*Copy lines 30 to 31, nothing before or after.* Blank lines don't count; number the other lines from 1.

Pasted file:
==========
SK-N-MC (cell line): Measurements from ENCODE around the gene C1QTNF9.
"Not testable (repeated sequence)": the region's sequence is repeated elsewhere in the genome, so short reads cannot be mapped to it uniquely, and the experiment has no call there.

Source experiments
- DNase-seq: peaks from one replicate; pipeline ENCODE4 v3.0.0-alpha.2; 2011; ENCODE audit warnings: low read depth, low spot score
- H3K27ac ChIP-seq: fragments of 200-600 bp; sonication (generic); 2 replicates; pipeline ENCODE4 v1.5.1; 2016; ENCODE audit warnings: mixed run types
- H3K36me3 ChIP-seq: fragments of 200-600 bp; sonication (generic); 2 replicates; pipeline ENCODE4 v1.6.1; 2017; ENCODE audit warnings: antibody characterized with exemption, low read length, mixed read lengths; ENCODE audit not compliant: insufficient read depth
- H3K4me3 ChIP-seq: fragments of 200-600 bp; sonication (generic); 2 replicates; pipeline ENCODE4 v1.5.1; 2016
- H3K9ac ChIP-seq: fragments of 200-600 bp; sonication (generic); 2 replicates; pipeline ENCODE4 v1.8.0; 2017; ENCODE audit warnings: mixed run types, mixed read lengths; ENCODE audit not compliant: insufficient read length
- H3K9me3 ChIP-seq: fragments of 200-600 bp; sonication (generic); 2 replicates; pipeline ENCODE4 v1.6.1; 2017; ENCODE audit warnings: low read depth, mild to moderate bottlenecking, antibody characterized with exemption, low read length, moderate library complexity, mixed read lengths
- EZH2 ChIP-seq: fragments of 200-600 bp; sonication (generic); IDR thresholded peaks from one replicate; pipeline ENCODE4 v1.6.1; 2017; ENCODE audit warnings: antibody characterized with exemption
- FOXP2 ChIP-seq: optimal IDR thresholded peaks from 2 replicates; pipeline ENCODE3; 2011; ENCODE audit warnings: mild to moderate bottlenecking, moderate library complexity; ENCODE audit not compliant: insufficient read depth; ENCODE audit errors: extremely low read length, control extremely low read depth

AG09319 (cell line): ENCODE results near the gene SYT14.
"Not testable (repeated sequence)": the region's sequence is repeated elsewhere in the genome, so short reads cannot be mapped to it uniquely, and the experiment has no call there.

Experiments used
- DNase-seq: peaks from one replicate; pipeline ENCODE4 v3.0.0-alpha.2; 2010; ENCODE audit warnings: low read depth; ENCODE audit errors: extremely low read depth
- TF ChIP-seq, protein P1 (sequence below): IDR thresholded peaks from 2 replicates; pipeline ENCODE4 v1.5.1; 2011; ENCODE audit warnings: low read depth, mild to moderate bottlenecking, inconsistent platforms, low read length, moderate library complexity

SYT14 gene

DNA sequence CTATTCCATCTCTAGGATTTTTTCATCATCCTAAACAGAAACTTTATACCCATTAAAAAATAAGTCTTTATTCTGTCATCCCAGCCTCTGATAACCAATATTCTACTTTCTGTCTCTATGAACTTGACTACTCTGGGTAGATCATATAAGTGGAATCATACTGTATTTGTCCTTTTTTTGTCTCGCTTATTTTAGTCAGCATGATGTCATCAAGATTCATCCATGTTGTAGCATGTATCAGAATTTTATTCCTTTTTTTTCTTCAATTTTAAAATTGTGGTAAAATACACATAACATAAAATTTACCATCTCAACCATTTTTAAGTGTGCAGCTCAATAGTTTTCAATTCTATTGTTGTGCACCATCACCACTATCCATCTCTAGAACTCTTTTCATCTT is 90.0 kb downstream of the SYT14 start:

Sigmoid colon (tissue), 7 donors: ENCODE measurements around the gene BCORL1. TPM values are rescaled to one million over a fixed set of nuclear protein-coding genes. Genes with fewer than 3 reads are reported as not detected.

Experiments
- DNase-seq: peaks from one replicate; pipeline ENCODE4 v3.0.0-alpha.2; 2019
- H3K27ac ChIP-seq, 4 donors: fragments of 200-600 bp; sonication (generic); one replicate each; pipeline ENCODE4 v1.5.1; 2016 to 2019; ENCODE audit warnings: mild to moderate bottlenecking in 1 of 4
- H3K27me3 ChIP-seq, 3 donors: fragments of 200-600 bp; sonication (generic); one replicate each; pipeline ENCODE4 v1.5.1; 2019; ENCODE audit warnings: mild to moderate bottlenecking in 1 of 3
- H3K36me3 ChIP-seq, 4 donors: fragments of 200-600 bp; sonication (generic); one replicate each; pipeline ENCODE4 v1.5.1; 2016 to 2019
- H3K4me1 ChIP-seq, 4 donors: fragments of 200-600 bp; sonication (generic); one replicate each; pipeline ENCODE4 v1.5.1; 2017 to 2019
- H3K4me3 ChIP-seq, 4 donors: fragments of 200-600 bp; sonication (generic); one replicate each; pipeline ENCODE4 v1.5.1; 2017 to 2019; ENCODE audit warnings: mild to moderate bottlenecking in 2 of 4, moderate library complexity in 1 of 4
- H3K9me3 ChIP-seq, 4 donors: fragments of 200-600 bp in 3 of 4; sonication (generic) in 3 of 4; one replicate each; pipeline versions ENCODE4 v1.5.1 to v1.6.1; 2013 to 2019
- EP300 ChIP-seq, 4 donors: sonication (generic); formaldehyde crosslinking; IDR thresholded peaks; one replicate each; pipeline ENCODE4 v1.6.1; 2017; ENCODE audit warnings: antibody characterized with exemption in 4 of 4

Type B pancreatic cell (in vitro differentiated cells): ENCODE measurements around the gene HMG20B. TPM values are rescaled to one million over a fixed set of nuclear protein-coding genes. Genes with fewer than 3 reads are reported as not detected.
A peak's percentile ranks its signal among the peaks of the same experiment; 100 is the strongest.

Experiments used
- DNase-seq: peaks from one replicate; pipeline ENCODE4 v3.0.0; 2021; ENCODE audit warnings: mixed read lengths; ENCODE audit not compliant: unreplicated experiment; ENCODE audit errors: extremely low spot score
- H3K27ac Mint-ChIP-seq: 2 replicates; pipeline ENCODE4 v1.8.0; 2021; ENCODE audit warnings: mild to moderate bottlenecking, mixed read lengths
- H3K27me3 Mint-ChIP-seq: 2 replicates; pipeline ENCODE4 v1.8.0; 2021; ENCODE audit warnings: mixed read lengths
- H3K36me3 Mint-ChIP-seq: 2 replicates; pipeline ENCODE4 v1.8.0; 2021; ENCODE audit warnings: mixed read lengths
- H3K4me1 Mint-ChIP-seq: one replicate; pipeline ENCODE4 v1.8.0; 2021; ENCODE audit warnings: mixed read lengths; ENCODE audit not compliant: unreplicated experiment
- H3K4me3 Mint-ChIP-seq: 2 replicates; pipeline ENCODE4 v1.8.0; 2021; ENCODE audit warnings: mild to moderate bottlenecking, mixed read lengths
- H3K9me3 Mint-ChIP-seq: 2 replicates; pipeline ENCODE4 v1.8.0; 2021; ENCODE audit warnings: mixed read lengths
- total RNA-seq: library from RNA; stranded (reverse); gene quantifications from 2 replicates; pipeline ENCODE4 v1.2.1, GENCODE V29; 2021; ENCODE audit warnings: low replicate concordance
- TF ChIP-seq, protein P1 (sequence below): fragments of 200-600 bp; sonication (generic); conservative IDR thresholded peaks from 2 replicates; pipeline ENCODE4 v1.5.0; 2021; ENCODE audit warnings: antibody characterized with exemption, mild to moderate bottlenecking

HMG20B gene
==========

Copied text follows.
A peak's percentile ranks its signal among the peaks of the same experiment; 100 is the strongest.

Experiments used